One of the earliest conservation organizations in the United States
To conserve, maintain, protect, and restore the soil, forest, water, and other natural resources of the United States and other lands; to promote means and opportunities for the education of the public with respect to such resources and their enjoyment and wholesome utilization.
The Izaak Walton League was formed in 1922 to save outdoor America for future generations. The League's founders, who were avid anglers and loved the outdoors, named the organization after Izaak Walton, the 17th century author of The Compleat Angler, a classic book about the art and spirit of fishing. We are one of the earliest conservation organizations to set an aggressive course to defend wild America by changing public policy. Almost every major, successful conservation program that America has in place today can be traced directly to a League activity or initiative.
Five things that distinguish the Izaak Walton League, from other environmental organizations:
- Our approach to issues is driven by what is best for the ecosystems that support us and the rest of life on earth, not just a specific species or place.
- We are broad-based and non-partisan, working with people of different interests and backgrounds who do not always agree, but share a common interest in the outdoors.
- We take a multi-pronged approach to tackling issues at multiple scales, including direct action/projects, public education, and advocacy at the local, state, and national levels.
- Our organizational structure is geographically dispersed, with locally run chapters blanketing much of the United States.
- Direction for the national organization comes from the bottom up. We are grassroots collaborators, working with a wide range of backgrounds and interests at all levels to achieve common goals.
Since 1937 our Chapter has been on the shores of Bush Lake. Our beautiful location, on such a beautiful lake with all the great surrounding woodlands and wetlands, reminds us of the need to protect, preserve and restore our natural resources for future generations. Bush Lake has great water quality because of past local actions to keep it clean. It's an awesome lake for kayaking, canoeing, swimming and other low-footprint recreational activities. Twenty minutes from Minneapolis/St. Paul and you can be kayaking next to a loon on a lake that you can see down 15’ and feel like you’re alone up north - there are very few places like this left in the metropolitan area.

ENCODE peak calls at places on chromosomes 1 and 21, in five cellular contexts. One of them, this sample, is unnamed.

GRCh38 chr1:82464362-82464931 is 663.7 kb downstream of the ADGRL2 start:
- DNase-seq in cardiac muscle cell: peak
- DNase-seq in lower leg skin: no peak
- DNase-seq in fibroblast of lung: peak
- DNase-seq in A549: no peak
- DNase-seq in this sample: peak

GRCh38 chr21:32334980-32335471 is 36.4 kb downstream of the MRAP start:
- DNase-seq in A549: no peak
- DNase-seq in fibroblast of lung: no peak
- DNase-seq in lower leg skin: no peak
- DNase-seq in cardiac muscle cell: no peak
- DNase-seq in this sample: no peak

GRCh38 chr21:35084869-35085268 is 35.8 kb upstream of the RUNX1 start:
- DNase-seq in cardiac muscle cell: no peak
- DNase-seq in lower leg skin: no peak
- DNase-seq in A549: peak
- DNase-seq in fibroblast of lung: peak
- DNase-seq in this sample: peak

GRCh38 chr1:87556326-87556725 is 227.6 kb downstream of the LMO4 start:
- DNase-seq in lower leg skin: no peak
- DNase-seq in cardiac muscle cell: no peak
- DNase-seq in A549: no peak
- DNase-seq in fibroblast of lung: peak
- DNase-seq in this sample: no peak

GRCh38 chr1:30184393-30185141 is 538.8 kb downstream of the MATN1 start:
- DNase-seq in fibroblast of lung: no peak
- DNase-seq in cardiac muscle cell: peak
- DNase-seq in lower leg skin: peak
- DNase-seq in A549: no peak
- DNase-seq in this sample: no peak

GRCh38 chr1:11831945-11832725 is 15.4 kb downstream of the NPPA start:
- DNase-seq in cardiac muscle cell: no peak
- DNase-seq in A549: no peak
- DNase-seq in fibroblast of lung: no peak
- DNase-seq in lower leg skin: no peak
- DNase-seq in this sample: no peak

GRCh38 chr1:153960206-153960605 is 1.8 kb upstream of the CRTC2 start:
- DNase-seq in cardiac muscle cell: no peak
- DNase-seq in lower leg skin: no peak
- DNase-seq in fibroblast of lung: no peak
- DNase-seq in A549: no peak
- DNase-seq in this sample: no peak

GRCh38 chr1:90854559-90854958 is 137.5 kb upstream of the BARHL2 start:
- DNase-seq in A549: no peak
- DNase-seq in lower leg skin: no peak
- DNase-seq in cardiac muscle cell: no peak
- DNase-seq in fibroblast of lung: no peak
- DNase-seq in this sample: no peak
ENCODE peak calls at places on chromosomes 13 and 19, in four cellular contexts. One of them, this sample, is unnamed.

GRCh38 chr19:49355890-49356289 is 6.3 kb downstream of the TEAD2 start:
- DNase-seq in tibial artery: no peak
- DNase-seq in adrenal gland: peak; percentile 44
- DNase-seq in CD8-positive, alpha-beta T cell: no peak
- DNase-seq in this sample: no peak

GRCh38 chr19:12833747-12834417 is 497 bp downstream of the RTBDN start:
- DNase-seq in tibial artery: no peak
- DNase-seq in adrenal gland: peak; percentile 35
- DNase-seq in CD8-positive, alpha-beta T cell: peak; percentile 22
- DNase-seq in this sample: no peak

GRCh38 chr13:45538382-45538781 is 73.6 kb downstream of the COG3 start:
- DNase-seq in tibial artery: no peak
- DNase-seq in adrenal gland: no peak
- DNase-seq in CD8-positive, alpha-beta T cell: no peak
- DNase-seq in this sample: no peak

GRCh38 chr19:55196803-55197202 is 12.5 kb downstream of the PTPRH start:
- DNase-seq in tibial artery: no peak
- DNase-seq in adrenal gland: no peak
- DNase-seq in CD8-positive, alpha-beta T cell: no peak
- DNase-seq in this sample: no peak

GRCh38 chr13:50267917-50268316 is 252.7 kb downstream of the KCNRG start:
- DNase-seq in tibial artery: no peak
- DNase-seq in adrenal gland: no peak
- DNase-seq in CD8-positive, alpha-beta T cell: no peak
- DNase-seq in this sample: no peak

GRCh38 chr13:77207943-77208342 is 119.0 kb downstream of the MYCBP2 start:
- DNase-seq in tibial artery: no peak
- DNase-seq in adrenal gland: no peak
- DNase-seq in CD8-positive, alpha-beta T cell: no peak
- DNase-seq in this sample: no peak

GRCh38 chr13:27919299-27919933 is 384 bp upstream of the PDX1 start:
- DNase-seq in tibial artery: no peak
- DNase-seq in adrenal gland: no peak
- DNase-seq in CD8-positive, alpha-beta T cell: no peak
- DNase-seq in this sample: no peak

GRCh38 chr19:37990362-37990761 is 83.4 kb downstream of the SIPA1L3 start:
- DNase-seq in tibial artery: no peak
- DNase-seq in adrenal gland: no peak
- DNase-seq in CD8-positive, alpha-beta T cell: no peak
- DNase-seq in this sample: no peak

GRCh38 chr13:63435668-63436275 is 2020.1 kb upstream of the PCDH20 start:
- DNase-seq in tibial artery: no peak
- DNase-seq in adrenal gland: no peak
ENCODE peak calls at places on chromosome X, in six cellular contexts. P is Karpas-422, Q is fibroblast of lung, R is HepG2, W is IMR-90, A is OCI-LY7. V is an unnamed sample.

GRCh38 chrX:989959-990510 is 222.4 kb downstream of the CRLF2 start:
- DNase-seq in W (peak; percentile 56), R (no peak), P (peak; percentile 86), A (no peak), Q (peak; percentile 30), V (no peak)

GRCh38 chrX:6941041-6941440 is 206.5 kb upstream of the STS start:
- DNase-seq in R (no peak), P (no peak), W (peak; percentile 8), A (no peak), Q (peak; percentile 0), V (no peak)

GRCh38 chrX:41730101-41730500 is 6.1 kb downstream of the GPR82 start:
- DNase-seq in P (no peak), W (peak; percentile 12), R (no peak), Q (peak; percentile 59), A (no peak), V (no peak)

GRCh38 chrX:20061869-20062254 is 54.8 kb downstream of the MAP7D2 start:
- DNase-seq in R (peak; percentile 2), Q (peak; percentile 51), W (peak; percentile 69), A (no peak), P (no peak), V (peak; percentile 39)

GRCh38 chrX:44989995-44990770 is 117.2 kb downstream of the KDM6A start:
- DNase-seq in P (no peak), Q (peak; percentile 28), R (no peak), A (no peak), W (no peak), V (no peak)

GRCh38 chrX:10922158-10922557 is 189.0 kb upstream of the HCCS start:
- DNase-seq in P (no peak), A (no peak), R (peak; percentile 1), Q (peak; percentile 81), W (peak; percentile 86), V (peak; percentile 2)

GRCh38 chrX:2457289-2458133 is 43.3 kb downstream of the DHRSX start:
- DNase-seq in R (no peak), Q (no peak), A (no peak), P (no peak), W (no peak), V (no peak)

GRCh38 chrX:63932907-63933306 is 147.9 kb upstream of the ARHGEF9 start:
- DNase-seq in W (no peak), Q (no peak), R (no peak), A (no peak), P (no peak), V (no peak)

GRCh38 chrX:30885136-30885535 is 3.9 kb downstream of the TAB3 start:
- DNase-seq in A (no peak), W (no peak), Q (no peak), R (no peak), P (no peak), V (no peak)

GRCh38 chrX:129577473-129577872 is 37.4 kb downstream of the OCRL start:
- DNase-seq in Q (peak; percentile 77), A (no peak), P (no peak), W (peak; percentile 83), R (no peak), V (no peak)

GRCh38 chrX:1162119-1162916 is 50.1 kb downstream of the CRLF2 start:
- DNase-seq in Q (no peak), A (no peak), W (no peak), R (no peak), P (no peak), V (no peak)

Our chapter is composed of volunteers who enjoy and respect the outdoors and get together to advocate for common-sense approaches to issues and policies that affect the environment that we live in and appreciate. We educate ourselves on conservation issues and help organize actions and outreach to the public.
With chapter membership dues we help provide funding for youth outdoor experiences, scholarships for college students, and community conservation projects. We also participate in water-quality sampling in area lakes and streams, habitat restoration projects, community litter cleanups, and other hands-on conservation projects.
We welcome all who are conservation minded to become members.
RECENT CHAPTER ACTIVITIES:
- Scholarships for college students in conservation majors
- Scholarships to school group program at Richardson Nature Center
- Scholarships to Izaak Walton Camp at Deep Portage Conservation Learning Center
- Host Wilderness Awareness Presentations at REI Store in Bloomington
- Sponsor youth fishing access in metropolitan area and youth fishing event at our chapter
- Advocate for-educate about reduction and filtration of urban storm water runoff in local communities.
- Advocate for prioritized / strategic terrestrial invasive species control and improved resource management in local communities
- Advocate for aquatic invasive species control in local communities, statewide and nationally.
- Offer free workshops on Water Smart Landscaping: Lawn Care, Rain barrels, Rain gardens, Low Water Use Landscapes, Bird & Butterfly Gardens, Permeable Pavement Types, Composting
- Offer workshops through Eden Prairie Community Education on Water Smart Landscaping and Living with Shoreland
- Co-sponsored the 2011 “Design with Nature” Conference at U of M St. Paul Campus, hosted by The Wild Ones
- Water quality monitoring training at Bush Lake and Minnesota River
- Bio monitoring of water quality for Nine Mile Creek Watershed District using IWLA Save Our Streams (SOS) program
- Display and staffing of tables at Living Green Expo, Midwest Fly Fishing Convention, and MN 350 presentation at Edina High School
- Hosted Solar power potluck event to promote renewable energy use for solar PV, solar thermal, and electric powered transportation in conjunction with the MN Renewable Energy Society
- Lead on local efforts toward a sustainable community including participation in West Metro Sustainability Forum sponsored by the Alliance for Sustainability
- Lead chapter within IWLA Mn Division in hosting the 2009 Wetlands Summit at Normandale Community College.
- Lead chapter within IWLA Mn Division in organizing and hosting 2010 Wetlands Summit “Agriculture and Water Quality”
- Lead chapter within IWLA Mn Division in organizing and hosting 2011 Watershed Summit “Managing Water on the Land” at U of M Landscape Arboretum